RALEIGH—There are all sorts of reasons for poets to attend the North Carolina Writers' Network 2018 Squire Summer Writing Workshops, July 19-22, on the campus of NC State in Raleigh.
The poetry track will be led by Raleigh Review editor Rob Greene. And while Rob's years of editorial and teaching experience are sure to assist even the most experienced writer, his commitment to the writing community serve as an example to attendees of how to comport oneself as a literary citizen.
And community is perhaps the best reason to attend the Squire Summer Writing Workshops—or any literary event at all.
Rob founded RR in 2010 and immediately set about making an impact on his locality. In two years, Raleigh Review was placing poems on Raleigh city buses as part of their Poetry on the Bus program.
In his weekend long workshop, "Poems of Experience," attendees will review three of their previous poems. The remainder of the class will be generative. The generative section of workshop will be spent on the key elements of accessible works of experience that are emotionally and intellectually complex. Registrants will focus on many parts of the craft, though the overriding principle will be on making precise images. Model poems with emotional and intellectual complexity will be shared as the groundwork. Poets will then attempt to make their own poems, and then they will workshop these attempts as they go along. The Poet's Companion and a course-pack will be handed out on the first day in class, and need to be brought to every session.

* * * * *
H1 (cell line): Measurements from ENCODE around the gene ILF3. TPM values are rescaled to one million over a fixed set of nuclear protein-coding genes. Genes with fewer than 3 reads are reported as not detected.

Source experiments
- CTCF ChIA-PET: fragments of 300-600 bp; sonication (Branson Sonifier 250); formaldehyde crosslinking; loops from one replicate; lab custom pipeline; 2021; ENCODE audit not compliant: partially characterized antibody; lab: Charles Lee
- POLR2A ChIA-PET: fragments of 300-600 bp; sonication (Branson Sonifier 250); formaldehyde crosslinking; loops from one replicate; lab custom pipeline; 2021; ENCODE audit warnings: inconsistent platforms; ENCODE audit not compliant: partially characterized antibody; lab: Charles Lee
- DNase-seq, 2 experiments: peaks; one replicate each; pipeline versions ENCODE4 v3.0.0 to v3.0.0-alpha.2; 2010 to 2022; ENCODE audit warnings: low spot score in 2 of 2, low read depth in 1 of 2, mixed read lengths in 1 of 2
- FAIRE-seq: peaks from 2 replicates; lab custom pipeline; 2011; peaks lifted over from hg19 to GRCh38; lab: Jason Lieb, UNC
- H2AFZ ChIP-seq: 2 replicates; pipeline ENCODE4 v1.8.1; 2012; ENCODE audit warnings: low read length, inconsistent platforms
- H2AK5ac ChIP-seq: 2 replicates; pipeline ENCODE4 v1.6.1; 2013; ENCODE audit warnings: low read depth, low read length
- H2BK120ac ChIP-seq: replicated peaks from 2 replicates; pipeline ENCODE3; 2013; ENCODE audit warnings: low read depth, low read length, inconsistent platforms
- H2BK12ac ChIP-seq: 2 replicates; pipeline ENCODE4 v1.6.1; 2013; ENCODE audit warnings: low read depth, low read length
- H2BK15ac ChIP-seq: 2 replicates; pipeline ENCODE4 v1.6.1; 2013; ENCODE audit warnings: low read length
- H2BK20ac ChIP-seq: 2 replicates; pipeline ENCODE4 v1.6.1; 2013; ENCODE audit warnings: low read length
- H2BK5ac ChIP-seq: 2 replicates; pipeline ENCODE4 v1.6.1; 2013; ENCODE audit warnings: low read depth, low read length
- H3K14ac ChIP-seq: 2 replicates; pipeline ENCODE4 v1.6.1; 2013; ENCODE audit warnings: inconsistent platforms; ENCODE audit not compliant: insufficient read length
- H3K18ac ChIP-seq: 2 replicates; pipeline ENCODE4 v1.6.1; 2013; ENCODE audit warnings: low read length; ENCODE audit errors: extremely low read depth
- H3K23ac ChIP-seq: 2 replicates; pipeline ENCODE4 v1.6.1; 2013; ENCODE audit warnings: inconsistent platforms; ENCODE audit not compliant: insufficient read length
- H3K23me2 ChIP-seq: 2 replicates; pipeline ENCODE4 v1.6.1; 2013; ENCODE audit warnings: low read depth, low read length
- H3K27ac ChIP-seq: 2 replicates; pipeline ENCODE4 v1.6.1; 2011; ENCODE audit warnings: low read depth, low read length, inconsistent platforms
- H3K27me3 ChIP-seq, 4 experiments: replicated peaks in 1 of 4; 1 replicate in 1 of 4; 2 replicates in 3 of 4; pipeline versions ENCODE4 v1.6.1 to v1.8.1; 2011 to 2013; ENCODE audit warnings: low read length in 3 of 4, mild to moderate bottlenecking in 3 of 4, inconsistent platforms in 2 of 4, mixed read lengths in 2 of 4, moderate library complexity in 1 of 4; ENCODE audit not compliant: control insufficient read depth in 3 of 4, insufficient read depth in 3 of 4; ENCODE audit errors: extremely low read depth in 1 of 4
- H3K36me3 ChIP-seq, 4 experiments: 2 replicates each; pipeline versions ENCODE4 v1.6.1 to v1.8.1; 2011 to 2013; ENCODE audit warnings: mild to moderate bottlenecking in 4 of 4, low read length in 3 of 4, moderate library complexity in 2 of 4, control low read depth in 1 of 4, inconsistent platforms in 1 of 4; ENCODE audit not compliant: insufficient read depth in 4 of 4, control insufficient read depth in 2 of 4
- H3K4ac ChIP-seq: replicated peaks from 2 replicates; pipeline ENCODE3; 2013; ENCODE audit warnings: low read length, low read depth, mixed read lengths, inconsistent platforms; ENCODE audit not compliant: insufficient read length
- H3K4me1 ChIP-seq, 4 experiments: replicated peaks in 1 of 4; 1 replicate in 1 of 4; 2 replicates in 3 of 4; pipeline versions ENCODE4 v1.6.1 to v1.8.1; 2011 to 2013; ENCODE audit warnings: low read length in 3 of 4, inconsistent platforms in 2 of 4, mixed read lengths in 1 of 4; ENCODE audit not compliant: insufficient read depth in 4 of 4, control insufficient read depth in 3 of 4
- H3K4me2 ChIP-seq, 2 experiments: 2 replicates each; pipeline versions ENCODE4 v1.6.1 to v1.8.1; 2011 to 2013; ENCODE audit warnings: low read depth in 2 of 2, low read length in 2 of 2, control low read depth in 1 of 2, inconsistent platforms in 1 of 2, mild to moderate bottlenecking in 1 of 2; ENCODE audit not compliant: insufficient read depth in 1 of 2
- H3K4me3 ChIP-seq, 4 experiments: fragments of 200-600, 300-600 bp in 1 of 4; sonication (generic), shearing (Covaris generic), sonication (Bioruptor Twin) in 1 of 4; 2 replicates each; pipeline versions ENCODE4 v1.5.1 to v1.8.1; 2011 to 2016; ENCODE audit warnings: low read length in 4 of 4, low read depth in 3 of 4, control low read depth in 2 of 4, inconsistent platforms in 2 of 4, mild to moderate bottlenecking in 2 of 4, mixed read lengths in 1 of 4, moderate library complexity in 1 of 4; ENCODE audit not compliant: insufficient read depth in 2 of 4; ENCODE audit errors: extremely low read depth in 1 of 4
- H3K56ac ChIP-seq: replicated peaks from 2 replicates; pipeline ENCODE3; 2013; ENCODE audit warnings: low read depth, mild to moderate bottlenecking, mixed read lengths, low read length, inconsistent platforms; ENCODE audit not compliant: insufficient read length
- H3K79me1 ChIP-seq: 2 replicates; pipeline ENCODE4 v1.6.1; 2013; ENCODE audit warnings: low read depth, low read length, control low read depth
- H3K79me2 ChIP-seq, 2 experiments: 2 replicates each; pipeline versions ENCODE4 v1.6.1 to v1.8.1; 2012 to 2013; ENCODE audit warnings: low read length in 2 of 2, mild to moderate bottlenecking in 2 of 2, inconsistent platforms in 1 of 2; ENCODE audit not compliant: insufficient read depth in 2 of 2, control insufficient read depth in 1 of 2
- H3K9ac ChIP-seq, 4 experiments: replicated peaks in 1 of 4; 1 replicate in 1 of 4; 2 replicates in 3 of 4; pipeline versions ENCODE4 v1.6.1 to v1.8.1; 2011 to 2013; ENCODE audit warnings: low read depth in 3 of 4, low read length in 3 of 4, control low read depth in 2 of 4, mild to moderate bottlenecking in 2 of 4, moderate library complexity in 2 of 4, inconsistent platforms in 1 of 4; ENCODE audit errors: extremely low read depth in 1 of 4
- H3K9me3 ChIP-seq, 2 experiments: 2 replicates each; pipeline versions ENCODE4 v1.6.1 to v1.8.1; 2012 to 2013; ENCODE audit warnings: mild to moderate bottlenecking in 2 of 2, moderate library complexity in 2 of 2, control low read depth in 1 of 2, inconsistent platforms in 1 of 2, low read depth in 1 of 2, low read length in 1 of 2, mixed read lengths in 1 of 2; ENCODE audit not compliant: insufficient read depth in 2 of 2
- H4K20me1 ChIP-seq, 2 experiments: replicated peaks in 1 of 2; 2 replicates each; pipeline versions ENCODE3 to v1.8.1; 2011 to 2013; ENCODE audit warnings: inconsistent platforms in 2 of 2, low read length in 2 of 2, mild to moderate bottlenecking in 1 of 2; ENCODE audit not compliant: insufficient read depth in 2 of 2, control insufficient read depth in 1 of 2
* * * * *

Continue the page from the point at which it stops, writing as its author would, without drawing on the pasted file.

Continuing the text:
Each registrant should be ready to handle the intensive instruction and atmosphere of the workshop.
Rob Greene is the editor of Raleigh Review, and he has lived in Raleigh for much of the last two decades. Prior to this he had relocated forty-six times. Greene taught poetry writing at NC State University as a graduate student while earning his Master of Fine Arts. For the past five years he has taught at Louisburg College, where he serves as the advisor for Lou Lit Review. This fall, Greene will begin work on his research Ph.D in creative writing at University of Birmingham (United Kingdom) via distance education. His own poems have been recently published in Open Minds Quarterly, Great River Review, War: Literature & the Arts, and in the Berlin-based annual Herzattacke. His first chapbook, Biloxi Back Bay (Rabbit House Press), was published in early 2017.
The NCWN Squire Summer Writing Workshops offer attendees the chance to study one genre with one instructor over the course of the weekend. There also will be programs, panels, readings, open mics, and more.
Paul Cuadros will lead the track in Creative Nonfiction, "Storytelling from the Point of Truth." Elaine Neil Orr will lead the track in Fiction, "From Character to Plot to Atmosphere."
Registration is capped at forty-two registrants, first-come, first-served.